My first loss happened on December 26. The memory of the days following it are so fresh in my mind. I remember leaving the hospital and assuring my friend who had called that yes, we would still be hosting our annual New Years Eve party. That call truly made me believe that I should “get over” my loss quickly. And I honestly thought that when I left the hospital I would be leaving my heart break with it. I believed that the physical wounds would heal quickly, leaving no trace of the loss. Or so I had convinced myself.
I went home and prepped for the party because that’s what I thought I should do. I didn’t cry. I didn’t allow myself to think about what had happened. Nobody called to ask how I was feeling. So I just…kept going.
I remember when New Years Eve arrived, my house was filled with my closest friends, drinking, laughing, and chatting. I was sitting on my couch with a house full of people but I had never felt so alone in my life. Everyone was talking around me but no one talked to me. I sat on my couch and not one person had come over and acknowledged my loss. Or asked how I was doing. Or simply sat with me in silence. They all looked straight through me. I was sitting in plain sight but no one, not one person, saw me. I went upstairs and crawled into bed before midnight. I remember laying in my bed and listening to the party going on downstairs without me. The sound of life and laughter only amplified the silence and the emptiness that was in my heart. And I cried. I really and truly cried. I cried for the loss of my baby but I also cried for the loss of me. I cried for the fact that I felt like I had to quickly move on. I cried for the fact that I was compelled to still host a party despite having just gone through the most traumatic event of my life thus far. I cried for the fact that I did not have the strength to say no or to speak my truth. Instead, I had felt the need to keep up social politeness and pleasantries. Every tear that fell onto my pillow that night was a reminder of how I had tended to every one else’s heart but not my own. In the darkness of the night as a new year crept in, I vowed to never be silent again. I promised to speak up for what I needed. I vowed to honour my baby by honouring myself.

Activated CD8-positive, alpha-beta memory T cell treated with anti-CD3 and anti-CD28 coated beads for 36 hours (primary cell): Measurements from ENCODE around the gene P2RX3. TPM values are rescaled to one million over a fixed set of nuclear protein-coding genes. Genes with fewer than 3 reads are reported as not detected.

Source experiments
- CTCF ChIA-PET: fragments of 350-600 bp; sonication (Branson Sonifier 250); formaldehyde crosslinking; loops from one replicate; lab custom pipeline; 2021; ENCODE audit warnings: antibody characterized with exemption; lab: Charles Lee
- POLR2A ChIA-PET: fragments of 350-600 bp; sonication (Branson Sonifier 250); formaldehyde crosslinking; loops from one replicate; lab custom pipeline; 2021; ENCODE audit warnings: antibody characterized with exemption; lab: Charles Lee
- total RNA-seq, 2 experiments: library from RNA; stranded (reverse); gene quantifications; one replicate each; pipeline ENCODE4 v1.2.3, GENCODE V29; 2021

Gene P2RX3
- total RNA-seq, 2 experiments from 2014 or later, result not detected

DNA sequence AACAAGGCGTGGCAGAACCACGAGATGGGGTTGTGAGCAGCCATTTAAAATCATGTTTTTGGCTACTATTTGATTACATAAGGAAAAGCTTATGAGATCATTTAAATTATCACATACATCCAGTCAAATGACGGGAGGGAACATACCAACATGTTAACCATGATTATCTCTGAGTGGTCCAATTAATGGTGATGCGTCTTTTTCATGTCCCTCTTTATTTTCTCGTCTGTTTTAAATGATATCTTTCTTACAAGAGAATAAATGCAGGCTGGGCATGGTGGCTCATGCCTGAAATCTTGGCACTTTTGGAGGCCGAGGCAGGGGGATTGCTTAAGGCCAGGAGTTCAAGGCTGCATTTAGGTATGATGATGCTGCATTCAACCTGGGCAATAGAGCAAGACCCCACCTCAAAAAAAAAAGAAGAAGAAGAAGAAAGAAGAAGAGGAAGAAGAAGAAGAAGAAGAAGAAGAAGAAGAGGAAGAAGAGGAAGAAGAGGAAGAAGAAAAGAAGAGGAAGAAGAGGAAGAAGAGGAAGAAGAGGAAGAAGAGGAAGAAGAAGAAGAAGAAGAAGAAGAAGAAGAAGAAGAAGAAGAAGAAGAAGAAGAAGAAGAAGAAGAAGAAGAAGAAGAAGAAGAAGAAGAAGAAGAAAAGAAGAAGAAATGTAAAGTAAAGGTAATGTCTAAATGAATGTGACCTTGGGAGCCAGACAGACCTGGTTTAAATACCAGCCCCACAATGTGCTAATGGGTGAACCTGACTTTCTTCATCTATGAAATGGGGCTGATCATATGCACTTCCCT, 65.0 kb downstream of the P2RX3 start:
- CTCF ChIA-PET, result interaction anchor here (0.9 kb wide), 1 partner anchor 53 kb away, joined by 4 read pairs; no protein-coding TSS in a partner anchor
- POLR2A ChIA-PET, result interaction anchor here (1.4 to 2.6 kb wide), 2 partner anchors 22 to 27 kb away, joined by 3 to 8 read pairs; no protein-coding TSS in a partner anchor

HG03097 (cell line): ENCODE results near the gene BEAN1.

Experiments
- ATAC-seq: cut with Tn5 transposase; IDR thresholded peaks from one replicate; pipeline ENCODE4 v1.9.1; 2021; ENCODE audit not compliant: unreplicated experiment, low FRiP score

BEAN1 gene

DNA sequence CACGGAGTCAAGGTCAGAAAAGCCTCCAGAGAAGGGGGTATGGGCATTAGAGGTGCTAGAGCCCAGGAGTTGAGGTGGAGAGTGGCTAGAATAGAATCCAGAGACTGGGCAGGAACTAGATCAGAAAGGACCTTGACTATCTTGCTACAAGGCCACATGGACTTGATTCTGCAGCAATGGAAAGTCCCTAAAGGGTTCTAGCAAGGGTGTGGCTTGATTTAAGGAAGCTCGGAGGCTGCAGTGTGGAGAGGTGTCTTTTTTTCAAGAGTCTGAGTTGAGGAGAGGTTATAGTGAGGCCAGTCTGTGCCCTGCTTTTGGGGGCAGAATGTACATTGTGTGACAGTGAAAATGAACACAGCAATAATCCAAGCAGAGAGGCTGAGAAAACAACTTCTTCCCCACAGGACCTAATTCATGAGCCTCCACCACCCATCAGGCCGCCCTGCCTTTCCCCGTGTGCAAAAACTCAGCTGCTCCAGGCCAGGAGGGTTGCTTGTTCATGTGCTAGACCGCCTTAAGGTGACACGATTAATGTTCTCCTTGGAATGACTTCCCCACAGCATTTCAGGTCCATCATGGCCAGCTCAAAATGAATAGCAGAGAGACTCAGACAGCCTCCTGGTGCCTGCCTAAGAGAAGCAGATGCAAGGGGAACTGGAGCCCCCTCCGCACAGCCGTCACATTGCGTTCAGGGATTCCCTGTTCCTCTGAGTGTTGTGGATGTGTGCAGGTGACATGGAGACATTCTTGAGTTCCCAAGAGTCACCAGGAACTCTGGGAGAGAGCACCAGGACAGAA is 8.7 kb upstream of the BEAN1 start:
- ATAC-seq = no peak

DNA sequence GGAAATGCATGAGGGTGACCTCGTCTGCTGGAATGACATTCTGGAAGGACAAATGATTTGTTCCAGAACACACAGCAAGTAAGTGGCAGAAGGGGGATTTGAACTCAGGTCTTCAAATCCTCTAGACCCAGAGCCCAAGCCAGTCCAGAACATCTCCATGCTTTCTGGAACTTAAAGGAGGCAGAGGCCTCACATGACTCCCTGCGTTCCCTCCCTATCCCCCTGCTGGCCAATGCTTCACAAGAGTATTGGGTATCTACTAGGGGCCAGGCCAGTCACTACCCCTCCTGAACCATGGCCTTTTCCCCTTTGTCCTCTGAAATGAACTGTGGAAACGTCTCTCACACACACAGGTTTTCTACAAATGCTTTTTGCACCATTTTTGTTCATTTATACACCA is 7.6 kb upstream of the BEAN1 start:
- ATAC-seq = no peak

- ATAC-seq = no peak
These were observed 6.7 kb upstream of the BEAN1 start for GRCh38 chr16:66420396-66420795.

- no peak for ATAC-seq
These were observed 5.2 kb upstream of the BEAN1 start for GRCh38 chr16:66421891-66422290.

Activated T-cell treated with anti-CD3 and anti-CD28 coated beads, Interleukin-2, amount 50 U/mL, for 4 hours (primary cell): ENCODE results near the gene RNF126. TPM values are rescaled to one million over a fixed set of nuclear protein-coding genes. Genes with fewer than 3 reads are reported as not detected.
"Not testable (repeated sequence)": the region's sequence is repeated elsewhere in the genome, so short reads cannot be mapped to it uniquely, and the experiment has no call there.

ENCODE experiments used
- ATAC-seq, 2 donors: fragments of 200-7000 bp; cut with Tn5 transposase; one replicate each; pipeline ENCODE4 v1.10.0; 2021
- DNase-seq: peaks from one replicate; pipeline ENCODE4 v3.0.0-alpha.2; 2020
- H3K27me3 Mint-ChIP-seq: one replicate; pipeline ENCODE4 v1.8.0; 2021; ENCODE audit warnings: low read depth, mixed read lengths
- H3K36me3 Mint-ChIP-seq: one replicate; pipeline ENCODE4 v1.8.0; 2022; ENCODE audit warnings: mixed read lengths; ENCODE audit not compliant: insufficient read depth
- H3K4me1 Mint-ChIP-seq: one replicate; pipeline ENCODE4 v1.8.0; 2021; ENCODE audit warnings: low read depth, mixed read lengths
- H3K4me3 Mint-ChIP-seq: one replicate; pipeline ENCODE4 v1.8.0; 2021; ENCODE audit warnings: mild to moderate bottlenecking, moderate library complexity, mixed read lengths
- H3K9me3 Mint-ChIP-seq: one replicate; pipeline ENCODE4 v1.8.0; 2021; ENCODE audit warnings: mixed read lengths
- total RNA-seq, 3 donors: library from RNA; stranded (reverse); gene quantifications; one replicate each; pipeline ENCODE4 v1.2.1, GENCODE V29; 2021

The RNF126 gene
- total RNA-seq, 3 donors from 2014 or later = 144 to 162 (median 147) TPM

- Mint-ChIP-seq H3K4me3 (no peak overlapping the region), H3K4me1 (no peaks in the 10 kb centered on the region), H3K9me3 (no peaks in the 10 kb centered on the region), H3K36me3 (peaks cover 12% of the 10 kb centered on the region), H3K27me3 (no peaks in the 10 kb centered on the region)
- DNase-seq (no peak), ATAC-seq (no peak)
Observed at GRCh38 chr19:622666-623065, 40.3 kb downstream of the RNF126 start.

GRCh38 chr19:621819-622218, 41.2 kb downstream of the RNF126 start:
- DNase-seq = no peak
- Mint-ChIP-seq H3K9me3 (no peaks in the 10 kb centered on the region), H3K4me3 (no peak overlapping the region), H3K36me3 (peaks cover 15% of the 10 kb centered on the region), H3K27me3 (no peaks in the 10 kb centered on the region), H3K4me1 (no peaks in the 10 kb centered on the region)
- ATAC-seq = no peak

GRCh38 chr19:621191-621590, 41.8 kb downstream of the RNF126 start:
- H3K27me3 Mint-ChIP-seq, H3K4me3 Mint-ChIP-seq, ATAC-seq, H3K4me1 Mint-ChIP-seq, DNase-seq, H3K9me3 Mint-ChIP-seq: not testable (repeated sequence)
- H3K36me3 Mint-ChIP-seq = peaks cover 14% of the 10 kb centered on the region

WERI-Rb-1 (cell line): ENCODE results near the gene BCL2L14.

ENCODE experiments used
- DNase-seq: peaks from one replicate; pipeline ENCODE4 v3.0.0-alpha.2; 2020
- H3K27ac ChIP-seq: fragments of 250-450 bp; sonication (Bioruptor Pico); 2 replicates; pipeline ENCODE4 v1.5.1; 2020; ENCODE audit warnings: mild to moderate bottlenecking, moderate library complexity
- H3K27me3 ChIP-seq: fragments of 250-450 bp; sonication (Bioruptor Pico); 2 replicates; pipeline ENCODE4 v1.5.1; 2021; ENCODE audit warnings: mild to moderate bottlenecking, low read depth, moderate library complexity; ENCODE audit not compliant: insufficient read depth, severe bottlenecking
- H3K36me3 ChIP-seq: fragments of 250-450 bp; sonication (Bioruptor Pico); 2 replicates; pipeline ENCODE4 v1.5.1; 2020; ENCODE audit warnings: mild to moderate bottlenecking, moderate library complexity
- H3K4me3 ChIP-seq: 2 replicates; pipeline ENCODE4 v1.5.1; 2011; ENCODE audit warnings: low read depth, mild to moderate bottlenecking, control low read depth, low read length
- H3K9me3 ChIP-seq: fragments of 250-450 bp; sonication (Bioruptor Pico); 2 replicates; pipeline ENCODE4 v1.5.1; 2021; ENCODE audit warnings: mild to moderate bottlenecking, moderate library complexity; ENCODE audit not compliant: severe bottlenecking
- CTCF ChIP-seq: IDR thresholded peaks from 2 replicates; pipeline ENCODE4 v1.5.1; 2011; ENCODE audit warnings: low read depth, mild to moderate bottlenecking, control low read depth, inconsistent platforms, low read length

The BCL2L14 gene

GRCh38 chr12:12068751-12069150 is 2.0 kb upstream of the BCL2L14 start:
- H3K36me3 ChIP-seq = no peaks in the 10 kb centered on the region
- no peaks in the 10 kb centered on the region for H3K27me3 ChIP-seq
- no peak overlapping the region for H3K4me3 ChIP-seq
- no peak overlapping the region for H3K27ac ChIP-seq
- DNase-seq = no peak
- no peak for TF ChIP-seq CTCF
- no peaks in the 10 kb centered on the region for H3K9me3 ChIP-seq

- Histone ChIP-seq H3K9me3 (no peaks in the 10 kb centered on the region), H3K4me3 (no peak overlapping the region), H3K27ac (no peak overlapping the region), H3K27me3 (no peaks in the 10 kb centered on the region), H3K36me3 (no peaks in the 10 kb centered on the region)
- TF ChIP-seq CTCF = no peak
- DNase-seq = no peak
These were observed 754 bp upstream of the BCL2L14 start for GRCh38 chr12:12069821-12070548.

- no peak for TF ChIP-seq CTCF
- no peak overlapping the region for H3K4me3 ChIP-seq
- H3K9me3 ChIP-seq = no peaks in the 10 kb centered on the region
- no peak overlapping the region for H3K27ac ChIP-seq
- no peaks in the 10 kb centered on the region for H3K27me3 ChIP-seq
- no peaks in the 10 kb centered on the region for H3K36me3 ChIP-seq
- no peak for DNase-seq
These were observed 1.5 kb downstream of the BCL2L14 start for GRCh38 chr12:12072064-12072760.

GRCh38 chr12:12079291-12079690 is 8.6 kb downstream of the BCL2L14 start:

The holidays after loss, no matter the amount of time that has since passed, can be hard. Please know that you are not alone. If you have been invited to a party or are hosting one but it doesn’t feel right, honour your feelings and say no. Let my silence drive your voice, and drive your truth.
I wish you well this holiday season momma. ❤️
- My Babies are Real Even if You Can’t See Them
This is was a post that I wrote for Still Standing Magazine. You can see the original here. A copy of that article is shown below: “Do you see it Mom?’ my Rainbow daughter asked me one morning. “See what”? I replied, half awake “The beautiful colored lights all around us” Curiously, I looked around […][read more]
- Episode 11 with Erica M Mcafee
This article originally appeared at Erica’s web site here. I have duplicated the article below for your convenience. https://www.ericammcafee.com/podcast/ep11 In today’s episode Aditi Loveridge, shares her Pregnancy Loss Story and how healing tools helped her rediscover trust and inner power, so she could engage in life again. After losing her first two pregnancies, she was […][read more]
- Learning to Trust After Loss
This article originally appeared in Birthing Magazine (Summary/Fall 2014). To download the original article as a PDF, click here. The entire article has been provided below for your reading: NOTE TO READERS: THIS STORY DISCUSSES INFANT LOSS In the evening of October 2, 2012, I went into labour. My contractions were light in the […][read more]
- We Are Mothers – A Visual Project showing Connection
I am honoured to have been a part of this project. The visual project shows the power in connection and in sharing our stories. Having other women who can relate to your experience of loss is truly healing. Each story that was shared and each tear that was shed connected us. It was a deep reminder that.We are not alone. And no matter...[read more]